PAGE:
WSU-Detroit Mercy STEM career program gets federal grant extension

DETROIT—A joint program of the University of Detroit Mercy and Wayne State University to encourage undergraduate students from under-represented or economically disadvantaged backgrounds to pursue careers in biomedical research has been renewed by the National Institutes of Health.

The program, called ReBUILDetroit, received an initial $21.2 million NIH grant in 2014. The new grant of $19.4 million will extend the program another five years.

In this next phase, Dearborn’s Henry Ford College has joined the partnership to create pathways for students to transfer from community college to complete four-year college degrees in STEM at Detroit Mercy or WSU and eventually join graduate programs in biomedical-related fields. The first phase of the grant significantly impacted student retention rates, with most BUILD scholars graduating in four years with a STEM major.

The majority of the renewal will provide scholarships and stipends for students enrolled in the program. Prior to starting in college as freshman, participate in research, peer, and faculty mentoring and cohort building activities. They also attend lectures and presentations by guest speakers and engage in professional development while preparing for graduate school and career paths in biomedical disciplines.

Katherine Snyder, dean of Detroit Mercy’s College of Engineering & Science and the contact principal investigator for the grant, said she looks forward to helping a greater number of students who might consider biomedical fields of study.

Ashok Kumar, associate dean of WSU Graduate School and co-PI said, “Buoyed by our initial successes, our goal is to continue enriching the college experience of our ReBUILDetroit Scholars, helping them graduate in STEM disciplines and stimulating their interest in biomedical research using multiple approaches.”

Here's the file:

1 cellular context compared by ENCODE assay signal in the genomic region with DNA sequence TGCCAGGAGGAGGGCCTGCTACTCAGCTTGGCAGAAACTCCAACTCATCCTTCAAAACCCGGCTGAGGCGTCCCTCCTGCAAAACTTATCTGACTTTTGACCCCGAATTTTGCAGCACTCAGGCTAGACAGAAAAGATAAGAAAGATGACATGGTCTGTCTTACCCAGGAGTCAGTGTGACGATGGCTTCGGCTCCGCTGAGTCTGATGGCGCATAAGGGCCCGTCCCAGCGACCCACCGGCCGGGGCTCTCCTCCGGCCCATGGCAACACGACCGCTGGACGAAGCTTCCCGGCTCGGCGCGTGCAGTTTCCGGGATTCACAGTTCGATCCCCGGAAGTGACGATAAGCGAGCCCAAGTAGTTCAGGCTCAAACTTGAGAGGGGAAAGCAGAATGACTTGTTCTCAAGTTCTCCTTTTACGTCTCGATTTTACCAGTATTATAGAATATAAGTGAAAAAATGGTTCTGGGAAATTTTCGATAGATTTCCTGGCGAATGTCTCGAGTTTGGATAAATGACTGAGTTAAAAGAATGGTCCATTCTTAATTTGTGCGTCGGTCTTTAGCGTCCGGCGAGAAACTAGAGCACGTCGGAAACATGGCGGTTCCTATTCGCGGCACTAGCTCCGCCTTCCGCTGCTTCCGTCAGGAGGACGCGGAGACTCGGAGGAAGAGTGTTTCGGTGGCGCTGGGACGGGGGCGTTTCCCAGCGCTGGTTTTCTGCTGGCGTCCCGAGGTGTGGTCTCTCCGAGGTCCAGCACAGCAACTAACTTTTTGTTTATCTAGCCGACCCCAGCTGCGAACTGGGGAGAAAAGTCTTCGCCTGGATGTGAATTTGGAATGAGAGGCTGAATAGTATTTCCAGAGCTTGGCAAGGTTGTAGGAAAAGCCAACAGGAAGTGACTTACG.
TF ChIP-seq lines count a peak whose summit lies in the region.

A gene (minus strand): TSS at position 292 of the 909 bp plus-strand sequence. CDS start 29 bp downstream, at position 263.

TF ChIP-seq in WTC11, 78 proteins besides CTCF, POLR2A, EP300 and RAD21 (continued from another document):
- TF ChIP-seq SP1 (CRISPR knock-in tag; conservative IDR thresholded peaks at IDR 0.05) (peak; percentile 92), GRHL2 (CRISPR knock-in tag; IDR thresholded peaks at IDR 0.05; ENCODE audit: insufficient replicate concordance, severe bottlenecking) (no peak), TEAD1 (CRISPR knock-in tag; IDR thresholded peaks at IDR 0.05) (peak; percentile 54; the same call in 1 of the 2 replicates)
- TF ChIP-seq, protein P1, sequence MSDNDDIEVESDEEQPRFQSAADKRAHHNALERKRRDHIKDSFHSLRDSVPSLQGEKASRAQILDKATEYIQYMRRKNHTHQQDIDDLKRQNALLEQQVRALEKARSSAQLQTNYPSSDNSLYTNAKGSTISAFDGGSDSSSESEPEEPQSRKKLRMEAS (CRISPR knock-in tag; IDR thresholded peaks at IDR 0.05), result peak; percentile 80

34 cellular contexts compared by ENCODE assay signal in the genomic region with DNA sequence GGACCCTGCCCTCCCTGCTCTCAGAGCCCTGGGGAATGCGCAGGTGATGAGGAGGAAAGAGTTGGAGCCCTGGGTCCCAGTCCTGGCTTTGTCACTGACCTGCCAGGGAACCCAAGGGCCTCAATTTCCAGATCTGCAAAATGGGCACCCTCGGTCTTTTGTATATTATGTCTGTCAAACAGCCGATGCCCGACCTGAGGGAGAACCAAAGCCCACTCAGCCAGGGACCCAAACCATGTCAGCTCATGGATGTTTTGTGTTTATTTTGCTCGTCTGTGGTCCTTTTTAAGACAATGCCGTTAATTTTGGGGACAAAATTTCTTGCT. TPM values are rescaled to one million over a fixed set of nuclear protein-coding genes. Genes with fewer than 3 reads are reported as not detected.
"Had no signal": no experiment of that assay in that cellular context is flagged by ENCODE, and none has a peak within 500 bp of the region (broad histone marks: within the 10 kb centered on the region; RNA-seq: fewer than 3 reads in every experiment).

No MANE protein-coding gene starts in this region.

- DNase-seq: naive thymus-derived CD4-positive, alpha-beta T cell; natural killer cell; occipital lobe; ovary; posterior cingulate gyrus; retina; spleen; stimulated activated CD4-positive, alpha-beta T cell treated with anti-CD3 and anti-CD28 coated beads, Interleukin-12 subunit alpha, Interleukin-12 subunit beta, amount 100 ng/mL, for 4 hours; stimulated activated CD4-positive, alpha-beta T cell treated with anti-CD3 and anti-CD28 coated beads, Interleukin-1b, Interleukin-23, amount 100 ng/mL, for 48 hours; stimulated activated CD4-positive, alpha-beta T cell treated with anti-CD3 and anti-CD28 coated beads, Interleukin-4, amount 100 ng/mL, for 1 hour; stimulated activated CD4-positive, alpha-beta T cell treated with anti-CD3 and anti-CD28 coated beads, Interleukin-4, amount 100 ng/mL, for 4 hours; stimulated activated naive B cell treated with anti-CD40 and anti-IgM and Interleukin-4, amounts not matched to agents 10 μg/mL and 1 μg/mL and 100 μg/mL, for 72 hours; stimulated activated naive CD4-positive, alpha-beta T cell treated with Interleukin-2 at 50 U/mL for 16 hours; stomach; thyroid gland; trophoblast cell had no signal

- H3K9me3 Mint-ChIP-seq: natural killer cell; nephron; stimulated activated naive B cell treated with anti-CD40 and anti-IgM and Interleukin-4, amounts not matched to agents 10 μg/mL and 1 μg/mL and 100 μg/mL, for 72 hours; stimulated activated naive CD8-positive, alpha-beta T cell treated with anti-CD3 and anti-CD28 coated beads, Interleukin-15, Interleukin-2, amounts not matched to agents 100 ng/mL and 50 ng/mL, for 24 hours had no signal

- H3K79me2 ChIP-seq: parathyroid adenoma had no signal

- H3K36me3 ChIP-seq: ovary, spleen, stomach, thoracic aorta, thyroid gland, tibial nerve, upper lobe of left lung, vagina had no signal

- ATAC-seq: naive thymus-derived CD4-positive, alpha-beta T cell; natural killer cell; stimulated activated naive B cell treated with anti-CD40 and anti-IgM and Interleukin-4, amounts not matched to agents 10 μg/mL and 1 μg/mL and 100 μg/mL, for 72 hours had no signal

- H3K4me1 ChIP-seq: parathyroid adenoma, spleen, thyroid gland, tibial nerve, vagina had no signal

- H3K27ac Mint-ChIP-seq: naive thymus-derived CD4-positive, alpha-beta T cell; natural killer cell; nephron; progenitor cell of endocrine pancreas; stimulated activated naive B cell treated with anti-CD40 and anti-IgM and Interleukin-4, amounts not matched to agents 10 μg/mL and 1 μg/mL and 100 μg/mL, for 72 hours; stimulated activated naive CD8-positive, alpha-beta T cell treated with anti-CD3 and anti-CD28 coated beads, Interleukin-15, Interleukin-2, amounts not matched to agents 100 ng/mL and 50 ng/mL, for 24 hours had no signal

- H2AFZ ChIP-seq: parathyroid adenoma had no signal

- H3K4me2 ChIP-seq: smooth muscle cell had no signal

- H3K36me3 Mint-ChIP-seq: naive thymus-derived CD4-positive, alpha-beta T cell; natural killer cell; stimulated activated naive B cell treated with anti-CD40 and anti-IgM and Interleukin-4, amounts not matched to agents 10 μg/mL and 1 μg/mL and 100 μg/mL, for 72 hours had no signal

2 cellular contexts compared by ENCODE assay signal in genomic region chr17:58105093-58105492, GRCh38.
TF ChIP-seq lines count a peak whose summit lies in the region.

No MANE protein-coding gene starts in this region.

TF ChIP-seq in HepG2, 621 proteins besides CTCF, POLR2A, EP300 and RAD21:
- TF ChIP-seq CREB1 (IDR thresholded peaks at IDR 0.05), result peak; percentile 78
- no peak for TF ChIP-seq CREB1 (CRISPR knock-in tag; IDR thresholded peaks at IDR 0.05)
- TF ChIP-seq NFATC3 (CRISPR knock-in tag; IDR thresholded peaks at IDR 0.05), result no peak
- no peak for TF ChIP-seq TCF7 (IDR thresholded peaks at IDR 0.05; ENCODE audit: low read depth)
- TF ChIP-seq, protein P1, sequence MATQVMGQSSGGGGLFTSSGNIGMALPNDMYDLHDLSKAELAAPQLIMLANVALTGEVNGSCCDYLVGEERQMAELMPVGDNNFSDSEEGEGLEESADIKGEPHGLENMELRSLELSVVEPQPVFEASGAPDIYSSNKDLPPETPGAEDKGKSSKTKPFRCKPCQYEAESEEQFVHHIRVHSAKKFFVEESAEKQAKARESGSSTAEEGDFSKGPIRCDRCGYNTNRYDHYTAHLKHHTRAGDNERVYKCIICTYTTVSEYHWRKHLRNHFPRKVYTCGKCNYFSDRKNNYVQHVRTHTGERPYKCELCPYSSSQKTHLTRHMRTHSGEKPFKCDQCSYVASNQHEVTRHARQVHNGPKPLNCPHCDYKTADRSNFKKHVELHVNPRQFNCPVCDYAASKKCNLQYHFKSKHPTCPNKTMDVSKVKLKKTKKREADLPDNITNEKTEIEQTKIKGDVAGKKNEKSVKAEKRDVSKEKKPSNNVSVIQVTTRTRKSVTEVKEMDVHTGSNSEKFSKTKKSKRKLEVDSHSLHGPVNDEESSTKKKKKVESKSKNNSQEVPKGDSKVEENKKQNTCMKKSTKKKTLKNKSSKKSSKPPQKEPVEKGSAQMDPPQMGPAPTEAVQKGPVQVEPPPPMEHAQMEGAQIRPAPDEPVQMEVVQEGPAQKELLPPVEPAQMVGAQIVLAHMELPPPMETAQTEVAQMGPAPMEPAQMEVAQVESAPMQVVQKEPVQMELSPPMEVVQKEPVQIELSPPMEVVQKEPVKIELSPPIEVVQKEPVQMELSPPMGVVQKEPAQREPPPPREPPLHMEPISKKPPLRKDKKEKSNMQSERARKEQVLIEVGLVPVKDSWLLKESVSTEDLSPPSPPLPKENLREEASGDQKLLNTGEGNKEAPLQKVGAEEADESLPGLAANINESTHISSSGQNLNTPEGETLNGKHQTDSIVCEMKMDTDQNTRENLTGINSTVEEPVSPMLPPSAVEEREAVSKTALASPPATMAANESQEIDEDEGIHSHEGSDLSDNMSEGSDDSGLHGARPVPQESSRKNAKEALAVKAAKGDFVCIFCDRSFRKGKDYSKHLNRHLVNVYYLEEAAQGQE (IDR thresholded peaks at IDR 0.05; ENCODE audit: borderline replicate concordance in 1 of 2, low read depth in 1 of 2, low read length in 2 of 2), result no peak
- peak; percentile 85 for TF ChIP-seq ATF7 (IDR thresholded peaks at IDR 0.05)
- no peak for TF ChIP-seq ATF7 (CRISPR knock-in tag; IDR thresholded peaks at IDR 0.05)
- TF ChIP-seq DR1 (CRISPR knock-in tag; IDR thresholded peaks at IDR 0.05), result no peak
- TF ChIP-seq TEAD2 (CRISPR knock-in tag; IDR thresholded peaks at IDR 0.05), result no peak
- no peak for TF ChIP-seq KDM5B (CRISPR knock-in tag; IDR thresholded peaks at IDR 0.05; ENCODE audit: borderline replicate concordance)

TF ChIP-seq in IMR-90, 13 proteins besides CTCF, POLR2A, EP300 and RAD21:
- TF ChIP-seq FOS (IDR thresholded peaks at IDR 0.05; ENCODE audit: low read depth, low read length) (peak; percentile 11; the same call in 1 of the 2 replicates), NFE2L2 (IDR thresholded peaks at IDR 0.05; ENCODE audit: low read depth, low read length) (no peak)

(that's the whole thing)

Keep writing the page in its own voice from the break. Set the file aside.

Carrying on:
Students who enroll in this program receive a number of benefits, including

  • Tuition scholarships.
  • Paid, faculty-mentored research.
  • Extensive mentoring by faculty and peers in and outside the classroom.
  • Curriculum support and programming to prepare them for graduate studies.
  • Networking opportunities with the scientific research community.
  • Opportunities to present research at national conferences.

The impact of the ReBUILDetroit program is significant and life-changing. Relicious Eboh, a 2019 graduate, said she learned about research, public health, serving others and a lot about herself during her time in the program. During her Detroit Mercy career, she conducted public health research from her first year until she graduated. On entering the university, she had her eyes set on pre-dentistry but changed her mind early in her freshman year.

“My passion for public health started when I took a class on health disparities,” she said. “I knew then that I wanted to do more people-oriented research in the area of public health and eventually become a physician. After graduation, I plan to pursue a master’s degree in public health and my ultimate goal is to combine research, public policy and medicine so we can make sure people get the public health services they need.

To learn more about ReBUILDetroit, visit or

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